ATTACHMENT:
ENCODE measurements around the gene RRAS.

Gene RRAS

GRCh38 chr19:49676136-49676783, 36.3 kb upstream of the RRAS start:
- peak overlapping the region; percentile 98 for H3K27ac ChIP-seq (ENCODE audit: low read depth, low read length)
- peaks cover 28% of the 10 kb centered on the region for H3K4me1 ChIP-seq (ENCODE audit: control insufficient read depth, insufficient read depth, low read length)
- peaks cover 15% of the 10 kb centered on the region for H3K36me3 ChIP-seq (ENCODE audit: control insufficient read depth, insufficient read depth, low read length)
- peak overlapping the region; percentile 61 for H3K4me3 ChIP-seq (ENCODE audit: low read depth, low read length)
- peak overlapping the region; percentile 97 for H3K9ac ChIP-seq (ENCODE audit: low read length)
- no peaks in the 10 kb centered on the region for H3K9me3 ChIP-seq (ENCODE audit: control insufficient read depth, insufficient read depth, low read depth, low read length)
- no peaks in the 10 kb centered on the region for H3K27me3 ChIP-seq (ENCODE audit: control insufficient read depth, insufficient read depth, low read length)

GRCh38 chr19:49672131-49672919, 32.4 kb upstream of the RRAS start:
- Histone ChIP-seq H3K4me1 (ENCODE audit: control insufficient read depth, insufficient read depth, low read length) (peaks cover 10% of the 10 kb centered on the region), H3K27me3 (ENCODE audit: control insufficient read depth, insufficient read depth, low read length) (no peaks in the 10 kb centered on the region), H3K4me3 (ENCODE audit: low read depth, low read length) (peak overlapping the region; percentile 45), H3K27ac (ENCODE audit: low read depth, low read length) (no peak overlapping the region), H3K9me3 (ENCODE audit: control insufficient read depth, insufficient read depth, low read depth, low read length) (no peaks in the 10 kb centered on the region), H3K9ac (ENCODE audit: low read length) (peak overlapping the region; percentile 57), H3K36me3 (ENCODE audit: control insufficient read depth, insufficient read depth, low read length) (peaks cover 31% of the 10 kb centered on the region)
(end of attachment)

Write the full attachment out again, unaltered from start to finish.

ENCODE measurements around the gene RRAS.

Gene RRAS

GRCh38 chr19:49676136-49676783, 36.3 kb upstream of the RRAS start:
- peak overlapping the region; percentile 98 for H3K27ac ChIP-seq (ENCODE audit: low read depth, low read length)
- peaks cover 28% of the 10 kb centered on the region for H3K4me1 ChIP-seq (ENCODE audit: control insufficient read depth, insufficient read depth, low read length)
- peaks cover 15% of the 10 kb centered on the region for H3K36me3 ChIP-seq (ENCODE audit: control insufficient read depth, insufficient read depth, low read length)
- peak overlapping the region; percentile 61 for H3K4me3 ChIP-seq (ENCODE audit: low read depth, low read length)
- peak overlapping the region; percentile 97 for H3K9ac ChIP-seq (ENCODE audit: low read length)
- no peaks in the 10 kb centered on the region for H3K9me3 ChIP-seq (ENCODE audit: control insufficient read depth, insufficient read depth, low read depth, low read length)
- no peaks in the 10 kb centered on the region for H3K27me3 ChIP-seq (ENCODE audit: control insufficient read depth, insufficient read depth, low read length)

GRCh38 chr19:49672131-49672919, 32.4 kb upstream of the RRAS start:
- Histone ChIP-seq H3K4me1 (ENCODE audit: control insufficient read depth, insufficient read depth, low read length) (peaks cover 10% of the 10 kb centered on the region), H3K27me3 (ENCODE audit: control insufficient read depth, insufficient read depth, low read length) (no peaks in the 10 kb centered on the region), H3K4me3 (ENCODE audit: low read depth, low read length) (peak overlapping the region; percentile 45), H3K27ac (ENCODE audit: low read depth, low read length) (no peak overlapping the region), H3K9me3 (ENCODE audit: control insufficient read depth, insufficient read depth, low read depth, low read length) (no peaks in the 10 kb centered on the region), H3K9ac (ENCODE audit: low read length) (peak overlapping the region; percentile 57), H3K36me3 (ENCODE audit: control insufficient read depth, insufficient read depth, low read length) (peaks cover 31% of the 10 kb centered on the region)